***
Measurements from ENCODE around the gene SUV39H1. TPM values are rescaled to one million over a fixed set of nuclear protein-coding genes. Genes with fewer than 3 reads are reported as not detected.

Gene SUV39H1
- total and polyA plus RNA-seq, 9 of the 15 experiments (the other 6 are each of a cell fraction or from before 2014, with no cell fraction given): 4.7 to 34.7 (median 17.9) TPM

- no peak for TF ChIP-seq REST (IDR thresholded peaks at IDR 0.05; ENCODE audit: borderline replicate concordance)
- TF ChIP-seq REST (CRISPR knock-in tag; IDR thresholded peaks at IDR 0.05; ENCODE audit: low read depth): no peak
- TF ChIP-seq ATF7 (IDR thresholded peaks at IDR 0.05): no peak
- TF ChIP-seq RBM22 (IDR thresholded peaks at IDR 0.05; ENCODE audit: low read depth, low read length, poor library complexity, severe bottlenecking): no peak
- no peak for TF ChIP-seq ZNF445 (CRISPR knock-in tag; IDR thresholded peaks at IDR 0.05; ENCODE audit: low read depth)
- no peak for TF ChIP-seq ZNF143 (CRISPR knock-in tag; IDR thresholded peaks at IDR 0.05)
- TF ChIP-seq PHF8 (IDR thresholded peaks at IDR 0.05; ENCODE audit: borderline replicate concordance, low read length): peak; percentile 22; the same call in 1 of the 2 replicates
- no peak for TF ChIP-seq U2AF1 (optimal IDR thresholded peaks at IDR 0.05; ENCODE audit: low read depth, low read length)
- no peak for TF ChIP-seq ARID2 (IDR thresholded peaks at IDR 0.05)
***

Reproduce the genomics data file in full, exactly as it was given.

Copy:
Measurements from ENCODE around the gene SUV39H1. TPM values are rescaled to one million over a fixed set of nuclear protein-coding genes. Genes with fewer than 3 reads are reported as not detected.

Gene SUV39H1
- total and polyA plus RNA-seq, 9 of the 15 experiments (the other 6 are each of a cell fraction or from before 2014, with no cell fraction given): 4.7 to 34.7 (median 17.9) TPM

- no peak for TF ChIP-seq REST (IDR thresholded peaks at IDR 0.05; ENCODE audit: borderline replicate concordance)
- TF ChIP-seq REST (CRISPR knock-in tag; IDR thresholded peaks at IDR 0.05; ENCODE audit: low read depth): no peak
- TF ChIP-seq ATF7 (IDR thresholded peaks at IDR 0.05): no peak
- TF ChIP-seq RBM22 (IDR thresholded peaks at IDR 0.05; ENCODE audit: low read depth, low read length, poor library complexity, severe bottlenecking): no peak
- no peak for TF ChIP-seq ZNF445 (CRISPR knock-in tag; IDR thresholded peaks at IDR 0.05; ENCODE audit: low read depth)
- no peak for TF ChIP-seq ZNF143 (CRISPR knock-in tag; IDR thresholded peaks at IDR 0.05)
- TF ChIP-seq PHF8 (IDR thresholded peaks at IDR 0.05; ENCODE audit: borderline replicate concordance, low read length): peak; percentile 22; the same call in 1 of the 2 replicates
- no peak for TF ChIP-seq U2AF1 (optimal IDR thresholded peaks at IDR 0.05; ENCODE audit: low read depth, low read length)
- no peak for TF ChIP-seq ARID2 (IDR thresholded peaks at IDR 0.05)